Moreover, if the inventory exception were limited to sales returns and allowances, it would have been unnecessary to carve out public utilities' refunds or repayments in the final sentence of § 1341(b)(2).   A “sales return” is defined as “merchandise given back to the seller because of defects,” while a “sales allowance” is defined as a “reduction in the selling price of goods because of a particular problem (e.g., breakage, quality deficiency, incorrect quantity).”   Dictionary of Accounting Terms 387, 386 (3d ed.2000).   A public utility's government- or court-ordered rate refund is neither of those things.   Quaker's narrow interpretation of the inventory exception would therefore render the public utility exception to the inventory exception superfluous-an impermissible reading.   See Williams v. Taylor, 529 U.S. 362, 404, 120 S.Ct. 1495, 146 L.Ed.2d 389 (2000) (“It is ․ a cardinal principle of statutory construction that we must give effect, if possible, to every clause and word of a statute.” (internal citation and quotation marks omitted)).

Finally, the plain language of § 1341 makes no reference to § 462. We are therefore unconvinced that the legislative history of § 462 can bear the weight Quaker gives it.

 For these reasons, we conclude that the inventory exception applies where the item was included in gross income because of the sale of inventory.

COGS, or cost of sales, is “the price of buying or making an item that is sold.”   Dictionary of Accounting Terms 110.   Over a given period, it is calculated as the dollar value of beginning inventory, plus purchases, less the dollar value of ending inventory. Id. at 111.   In short, COGS is a measure of inventory sales.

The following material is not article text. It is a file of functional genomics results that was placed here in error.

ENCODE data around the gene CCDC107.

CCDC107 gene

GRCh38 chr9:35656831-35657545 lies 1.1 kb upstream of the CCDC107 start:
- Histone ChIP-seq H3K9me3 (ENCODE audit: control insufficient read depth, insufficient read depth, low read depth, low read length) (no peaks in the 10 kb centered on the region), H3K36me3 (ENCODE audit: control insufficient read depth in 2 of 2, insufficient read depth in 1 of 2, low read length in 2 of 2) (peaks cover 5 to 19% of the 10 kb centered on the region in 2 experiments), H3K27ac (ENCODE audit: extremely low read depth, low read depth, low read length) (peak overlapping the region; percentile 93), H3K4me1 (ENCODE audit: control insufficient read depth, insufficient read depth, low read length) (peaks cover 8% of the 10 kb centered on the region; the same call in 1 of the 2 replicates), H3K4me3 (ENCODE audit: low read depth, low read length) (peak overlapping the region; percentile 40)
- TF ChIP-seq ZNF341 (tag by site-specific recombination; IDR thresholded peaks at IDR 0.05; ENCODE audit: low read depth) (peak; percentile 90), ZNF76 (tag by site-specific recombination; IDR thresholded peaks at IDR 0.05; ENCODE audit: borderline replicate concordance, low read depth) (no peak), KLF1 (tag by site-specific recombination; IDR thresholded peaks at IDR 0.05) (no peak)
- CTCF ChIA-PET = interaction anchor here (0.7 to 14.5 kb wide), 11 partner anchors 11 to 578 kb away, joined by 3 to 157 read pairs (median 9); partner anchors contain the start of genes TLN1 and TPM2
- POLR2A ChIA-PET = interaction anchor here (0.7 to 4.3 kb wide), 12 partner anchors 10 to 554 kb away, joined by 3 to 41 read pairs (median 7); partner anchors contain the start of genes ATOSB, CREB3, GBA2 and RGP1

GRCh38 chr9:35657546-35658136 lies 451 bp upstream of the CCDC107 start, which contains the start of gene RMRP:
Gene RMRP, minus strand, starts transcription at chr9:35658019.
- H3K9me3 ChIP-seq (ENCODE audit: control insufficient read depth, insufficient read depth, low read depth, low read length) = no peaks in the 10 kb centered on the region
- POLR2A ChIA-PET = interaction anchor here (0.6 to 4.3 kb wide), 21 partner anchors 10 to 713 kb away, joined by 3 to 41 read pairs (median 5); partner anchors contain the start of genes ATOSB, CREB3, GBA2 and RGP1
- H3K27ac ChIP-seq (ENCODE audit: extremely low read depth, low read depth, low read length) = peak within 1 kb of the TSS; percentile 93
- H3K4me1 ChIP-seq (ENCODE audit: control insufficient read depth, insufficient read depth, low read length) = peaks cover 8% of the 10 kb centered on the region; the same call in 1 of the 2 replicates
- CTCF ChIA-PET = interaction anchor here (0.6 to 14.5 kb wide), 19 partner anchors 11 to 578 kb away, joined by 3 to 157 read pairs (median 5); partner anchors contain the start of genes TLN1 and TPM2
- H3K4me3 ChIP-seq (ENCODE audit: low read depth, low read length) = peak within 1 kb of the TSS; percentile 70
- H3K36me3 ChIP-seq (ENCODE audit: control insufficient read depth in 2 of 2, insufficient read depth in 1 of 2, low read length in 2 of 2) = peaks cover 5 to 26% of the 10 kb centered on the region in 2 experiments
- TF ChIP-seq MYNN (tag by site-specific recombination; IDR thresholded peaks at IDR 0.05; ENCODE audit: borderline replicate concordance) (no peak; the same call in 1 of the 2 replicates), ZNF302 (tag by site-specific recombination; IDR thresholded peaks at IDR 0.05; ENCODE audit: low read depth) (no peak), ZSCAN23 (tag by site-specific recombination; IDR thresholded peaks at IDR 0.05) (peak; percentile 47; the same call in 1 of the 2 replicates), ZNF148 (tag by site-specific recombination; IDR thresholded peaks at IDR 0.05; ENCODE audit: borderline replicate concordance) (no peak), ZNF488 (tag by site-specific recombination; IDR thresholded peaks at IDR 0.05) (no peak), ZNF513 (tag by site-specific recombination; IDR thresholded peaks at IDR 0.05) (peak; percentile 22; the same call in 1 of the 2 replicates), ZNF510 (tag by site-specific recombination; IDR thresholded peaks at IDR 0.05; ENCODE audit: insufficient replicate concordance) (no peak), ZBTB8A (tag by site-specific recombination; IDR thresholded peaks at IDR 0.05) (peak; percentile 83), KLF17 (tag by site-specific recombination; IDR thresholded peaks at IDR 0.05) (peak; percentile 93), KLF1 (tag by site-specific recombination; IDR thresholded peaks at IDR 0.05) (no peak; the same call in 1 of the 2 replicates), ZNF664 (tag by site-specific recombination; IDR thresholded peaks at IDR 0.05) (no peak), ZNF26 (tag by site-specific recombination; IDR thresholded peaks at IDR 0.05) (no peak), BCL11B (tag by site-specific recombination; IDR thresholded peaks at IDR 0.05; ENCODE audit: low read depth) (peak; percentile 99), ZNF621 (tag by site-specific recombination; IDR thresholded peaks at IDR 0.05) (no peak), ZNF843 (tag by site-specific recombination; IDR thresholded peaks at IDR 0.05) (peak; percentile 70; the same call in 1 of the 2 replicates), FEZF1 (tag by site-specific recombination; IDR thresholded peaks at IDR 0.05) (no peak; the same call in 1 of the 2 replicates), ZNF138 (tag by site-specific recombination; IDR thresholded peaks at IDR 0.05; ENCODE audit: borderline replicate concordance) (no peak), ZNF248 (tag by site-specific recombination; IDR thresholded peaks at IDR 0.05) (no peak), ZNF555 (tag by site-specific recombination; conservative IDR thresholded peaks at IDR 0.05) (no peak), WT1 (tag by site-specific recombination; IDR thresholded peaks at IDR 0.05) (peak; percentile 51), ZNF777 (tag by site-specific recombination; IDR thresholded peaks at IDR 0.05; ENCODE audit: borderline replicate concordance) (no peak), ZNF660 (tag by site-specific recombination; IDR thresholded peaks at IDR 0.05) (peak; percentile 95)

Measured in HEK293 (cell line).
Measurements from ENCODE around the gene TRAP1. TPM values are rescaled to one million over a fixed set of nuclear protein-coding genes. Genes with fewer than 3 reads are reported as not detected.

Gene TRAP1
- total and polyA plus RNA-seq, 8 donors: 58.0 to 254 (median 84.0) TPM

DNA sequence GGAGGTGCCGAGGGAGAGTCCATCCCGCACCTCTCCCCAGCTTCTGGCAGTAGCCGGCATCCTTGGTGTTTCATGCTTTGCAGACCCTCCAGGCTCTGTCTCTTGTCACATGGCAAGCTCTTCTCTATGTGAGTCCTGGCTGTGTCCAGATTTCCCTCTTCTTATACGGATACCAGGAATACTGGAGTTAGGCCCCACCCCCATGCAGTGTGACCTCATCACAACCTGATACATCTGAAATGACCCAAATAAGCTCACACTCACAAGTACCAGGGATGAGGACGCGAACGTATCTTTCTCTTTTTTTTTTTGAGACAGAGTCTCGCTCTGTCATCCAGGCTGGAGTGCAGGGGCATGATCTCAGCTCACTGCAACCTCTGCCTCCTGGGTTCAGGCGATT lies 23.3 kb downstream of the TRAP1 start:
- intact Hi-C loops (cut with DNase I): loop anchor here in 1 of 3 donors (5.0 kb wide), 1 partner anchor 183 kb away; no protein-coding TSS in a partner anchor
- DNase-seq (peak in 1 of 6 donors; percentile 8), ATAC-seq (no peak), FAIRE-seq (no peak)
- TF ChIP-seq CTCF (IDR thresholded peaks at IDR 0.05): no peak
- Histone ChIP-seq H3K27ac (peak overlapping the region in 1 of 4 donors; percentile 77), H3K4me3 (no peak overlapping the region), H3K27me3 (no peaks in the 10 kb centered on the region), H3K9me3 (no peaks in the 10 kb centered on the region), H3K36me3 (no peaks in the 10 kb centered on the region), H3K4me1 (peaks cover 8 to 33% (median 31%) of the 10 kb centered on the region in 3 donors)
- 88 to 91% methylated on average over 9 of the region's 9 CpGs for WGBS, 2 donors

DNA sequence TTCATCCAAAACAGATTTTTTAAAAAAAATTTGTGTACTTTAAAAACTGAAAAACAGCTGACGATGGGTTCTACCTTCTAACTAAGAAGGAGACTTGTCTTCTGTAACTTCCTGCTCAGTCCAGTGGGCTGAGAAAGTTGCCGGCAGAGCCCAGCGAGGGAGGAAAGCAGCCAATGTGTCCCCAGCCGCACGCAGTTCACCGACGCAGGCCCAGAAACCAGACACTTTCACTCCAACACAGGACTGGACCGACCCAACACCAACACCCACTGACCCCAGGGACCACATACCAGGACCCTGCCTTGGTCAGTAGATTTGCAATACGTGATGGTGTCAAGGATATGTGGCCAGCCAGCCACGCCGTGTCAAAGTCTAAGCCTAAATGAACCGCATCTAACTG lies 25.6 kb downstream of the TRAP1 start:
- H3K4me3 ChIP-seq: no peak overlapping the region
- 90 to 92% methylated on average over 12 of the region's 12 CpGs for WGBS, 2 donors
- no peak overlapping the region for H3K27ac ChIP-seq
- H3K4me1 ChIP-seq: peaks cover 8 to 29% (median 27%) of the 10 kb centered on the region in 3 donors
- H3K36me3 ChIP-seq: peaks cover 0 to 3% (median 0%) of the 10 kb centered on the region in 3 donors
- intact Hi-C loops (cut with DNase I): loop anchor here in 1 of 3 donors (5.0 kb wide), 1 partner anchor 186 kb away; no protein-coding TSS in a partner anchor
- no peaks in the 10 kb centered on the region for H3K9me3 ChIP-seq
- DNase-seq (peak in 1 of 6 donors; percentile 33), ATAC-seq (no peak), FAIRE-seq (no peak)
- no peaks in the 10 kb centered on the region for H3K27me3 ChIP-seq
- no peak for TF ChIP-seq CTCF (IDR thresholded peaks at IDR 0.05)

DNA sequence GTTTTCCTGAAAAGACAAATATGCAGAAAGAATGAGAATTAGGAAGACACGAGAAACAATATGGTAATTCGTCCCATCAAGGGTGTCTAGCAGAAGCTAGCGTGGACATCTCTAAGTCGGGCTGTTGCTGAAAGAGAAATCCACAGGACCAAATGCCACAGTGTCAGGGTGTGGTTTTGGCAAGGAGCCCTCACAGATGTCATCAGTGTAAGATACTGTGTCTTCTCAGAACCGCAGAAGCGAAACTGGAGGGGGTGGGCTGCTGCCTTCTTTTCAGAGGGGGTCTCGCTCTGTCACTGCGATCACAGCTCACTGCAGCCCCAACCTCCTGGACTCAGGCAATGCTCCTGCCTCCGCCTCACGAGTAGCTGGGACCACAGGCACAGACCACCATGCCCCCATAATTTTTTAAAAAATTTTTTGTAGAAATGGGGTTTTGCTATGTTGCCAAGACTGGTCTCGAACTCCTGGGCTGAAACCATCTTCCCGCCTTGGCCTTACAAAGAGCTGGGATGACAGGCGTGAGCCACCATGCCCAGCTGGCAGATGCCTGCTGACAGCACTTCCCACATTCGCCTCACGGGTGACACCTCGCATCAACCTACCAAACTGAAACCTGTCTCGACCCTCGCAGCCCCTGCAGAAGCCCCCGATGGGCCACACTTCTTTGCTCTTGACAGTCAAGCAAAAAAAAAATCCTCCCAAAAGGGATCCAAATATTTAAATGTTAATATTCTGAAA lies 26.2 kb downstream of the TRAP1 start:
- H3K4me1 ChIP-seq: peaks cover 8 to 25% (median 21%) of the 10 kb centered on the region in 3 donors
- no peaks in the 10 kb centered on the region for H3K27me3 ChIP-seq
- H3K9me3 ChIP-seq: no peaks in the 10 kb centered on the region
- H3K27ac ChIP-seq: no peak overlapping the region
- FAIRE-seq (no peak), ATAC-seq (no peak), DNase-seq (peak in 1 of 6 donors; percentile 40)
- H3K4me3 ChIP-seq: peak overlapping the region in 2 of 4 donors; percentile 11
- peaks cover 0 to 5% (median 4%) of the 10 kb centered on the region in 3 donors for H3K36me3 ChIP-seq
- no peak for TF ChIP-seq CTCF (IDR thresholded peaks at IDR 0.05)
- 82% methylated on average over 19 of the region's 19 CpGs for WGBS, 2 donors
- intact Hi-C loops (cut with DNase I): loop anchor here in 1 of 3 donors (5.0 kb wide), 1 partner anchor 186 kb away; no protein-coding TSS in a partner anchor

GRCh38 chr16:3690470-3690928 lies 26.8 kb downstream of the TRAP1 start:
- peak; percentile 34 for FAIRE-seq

Quaker claims that by underpaying for crude oil, it overstated its gross income.   That is another way of saying that it underpaid for inventory and thereby overstated its inventory sales.   The sale of inventory is inextricably linked to the purchase of inventory to sell.   Therefore, even if Quaker could make the link between its understatement of COGS and its subsequent settlement payments, the inventory exception would bar relief.


For the foregoing reasons, the judgment of the Court of Federal Claims is


Costs to appellant.

I join the majority opinion with respect to part II, and therefore concur in the result.   I believe the inventory exception applies to exclude from 26 U.S.C. § 1341(a) the transactions in this case, as clearly explained by the majority opinion.   I would, however, reverse solely on that ground because I have some doubts about the government's position with respect to the initial applicability of § 1341 in this case.